Some students understand this idea intuitively. For those who don't, I have a crucial message: Don't fight the language! It took centuries for the language to develop and it's not going to change just because you feel more comfortable expressing something in a way that is more similar to your native tongue.
So if you hear a native speaker say something a certain way, assume that that is the only way to express it until you hear otherwise from another native speaker. For instance, if a native speaker says she's sitting and in your language it's different, e.g. she's seated (está sentada), assume that in all cases in English we would express the idea using the present participle sitting of the verb to sit and not the past participle seated of the verb to seat. But if you board a plane and the flight attendant says all passengers must be seated, then you'll know that it is possible to use the past participle of seat in English and that it really just depends on the context - in this case a more formal one.
I always tell students that language is not like mathematics. Language is rarely 100% logical. It's often messy; sometimes flexible, sometimes not. At the end of the day, it is what it is. And that goes not only for semantics, but also for syntax, grammar and phonology. The goal should be to accept it readily and repeat it. Use newly acquired expressions frequently at first, just as a parrot would repeat phrases it learns, and then remain open and ready for the next expression to come your way.
If a native speaker says he's 64, that means he's 64 years old. Note that the verb to be is used to express someone's age. Your language may use another verb, such as have. Don't force your language onto English. If you say he has 64 years, a literal translation from many Latin-based languages, you're going to sound very odd and may not be understood. By the way, did you catch the other detail? In English, it is not necessary to say years to express someone's age. But if you do, you need to say years old, not simply years. There's a prime example of staying open and attentive to every detail.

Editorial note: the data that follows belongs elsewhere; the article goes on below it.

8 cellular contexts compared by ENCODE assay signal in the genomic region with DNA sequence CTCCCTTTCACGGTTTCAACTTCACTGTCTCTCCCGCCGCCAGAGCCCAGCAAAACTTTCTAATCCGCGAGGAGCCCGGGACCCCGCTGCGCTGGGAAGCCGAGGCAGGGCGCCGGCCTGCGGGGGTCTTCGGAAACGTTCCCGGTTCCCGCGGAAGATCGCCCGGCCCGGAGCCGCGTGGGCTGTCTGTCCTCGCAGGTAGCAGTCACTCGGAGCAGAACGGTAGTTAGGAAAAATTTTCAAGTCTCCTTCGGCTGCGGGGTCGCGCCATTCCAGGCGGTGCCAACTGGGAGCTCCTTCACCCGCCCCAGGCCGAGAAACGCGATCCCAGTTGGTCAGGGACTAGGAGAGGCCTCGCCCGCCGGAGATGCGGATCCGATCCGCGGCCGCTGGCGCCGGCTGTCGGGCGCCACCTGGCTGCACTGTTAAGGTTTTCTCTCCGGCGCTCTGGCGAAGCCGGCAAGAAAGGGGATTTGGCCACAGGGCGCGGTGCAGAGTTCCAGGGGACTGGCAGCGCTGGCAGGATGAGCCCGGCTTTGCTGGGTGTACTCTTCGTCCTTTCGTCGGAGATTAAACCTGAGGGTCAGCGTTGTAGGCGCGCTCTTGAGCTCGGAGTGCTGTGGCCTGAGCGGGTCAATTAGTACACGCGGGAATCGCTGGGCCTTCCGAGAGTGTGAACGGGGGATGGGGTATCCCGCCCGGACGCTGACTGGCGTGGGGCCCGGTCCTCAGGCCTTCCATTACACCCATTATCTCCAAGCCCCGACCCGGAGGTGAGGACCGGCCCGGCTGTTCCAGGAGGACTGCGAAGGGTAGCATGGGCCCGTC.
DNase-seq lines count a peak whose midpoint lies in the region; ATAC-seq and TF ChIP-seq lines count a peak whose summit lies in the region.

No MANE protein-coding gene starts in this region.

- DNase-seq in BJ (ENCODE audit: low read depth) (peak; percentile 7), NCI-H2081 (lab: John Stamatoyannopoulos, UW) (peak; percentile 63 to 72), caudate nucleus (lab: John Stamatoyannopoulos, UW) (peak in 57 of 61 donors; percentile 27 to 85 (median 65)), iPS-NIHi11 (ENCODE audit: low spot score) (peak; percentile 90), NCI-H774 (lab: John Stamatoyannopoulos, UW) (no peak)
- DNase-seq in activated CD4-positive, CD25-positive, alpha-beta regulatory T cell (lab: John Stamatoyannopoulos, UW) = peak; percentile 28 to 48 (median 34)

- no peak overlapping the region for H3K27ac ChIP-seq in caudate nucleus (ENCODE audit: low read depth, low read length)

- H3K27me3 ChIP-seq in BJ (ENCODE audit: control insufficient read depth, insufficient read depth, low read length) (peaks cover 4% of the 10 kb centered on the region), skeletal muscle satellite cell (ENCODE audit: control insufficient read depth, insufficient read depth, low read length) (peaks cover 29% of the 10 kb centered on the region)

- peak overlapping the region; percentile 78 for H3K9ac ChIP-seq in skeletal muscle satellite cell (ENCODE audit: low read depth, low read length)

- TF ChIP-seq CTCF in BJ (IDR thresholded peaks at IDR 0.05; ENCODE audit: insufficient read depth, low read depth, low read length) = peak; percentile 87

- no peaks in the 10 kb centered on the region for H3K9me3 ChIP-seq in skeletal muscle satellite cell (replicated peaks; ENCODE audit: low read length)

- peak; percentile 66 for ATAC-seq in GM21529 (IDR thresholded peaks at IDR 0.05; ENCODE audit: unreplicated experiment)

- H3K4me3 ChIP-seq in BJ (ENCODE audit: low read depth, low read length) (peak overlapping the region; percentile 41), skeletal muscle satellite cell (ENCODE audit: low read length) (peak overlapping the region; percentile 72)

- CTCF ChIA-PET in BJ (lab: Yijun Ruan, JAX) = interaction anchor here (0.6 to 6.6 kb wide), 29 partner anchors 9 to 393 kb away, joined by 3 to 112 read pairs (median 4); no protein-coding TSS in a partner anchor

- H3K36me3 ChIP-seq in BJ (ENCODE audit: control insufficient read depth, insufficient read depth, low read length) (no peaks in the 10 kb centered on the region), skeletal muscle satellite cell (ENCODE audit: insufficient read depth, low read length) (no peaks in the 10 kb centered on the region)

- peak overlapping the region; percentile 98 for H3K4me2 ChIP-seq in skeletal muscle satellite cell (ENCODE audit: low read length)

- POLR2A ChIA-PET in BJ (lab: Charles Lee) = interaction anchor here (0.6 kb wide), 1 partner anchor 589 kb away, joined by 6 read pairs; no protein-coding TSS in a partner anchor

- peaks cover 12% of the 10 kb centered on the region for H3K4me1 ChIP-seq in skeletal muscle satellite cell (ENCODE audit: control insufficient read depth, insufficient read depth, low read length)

While it's important to pay attention to the details, there simply isn't enough time to question every little detail. When students get hung up on the way the foreign language expresses something, they miss the next opportunity to learn more of the language. So, stay open, listen carefully and be a parrot! That's how successful language learners do it.
It helps to think of language as short segments or phrases, not so much individual words. Treat these phrases like gold nuggets that you mine from your foreign-language conversational partner. Each is precious and should be stowed away to be used later; hopefully soon afterward, so that you can solidify it in your memory.
When learning English, in particular, watch for how the verbs are used with particles. These particles look like prepositions, but they're not. They are there to transform the meaning of the main verb. We call these phrasal verbs, or two-part or three-part verbs. So, for example, while the verb work may mean trabalhar or funcionar in Portuguese, the verb work out would mean malhar or resolver, depending on the context. And, speaking of context, always learn a new word or phrase noting the context in which it was used.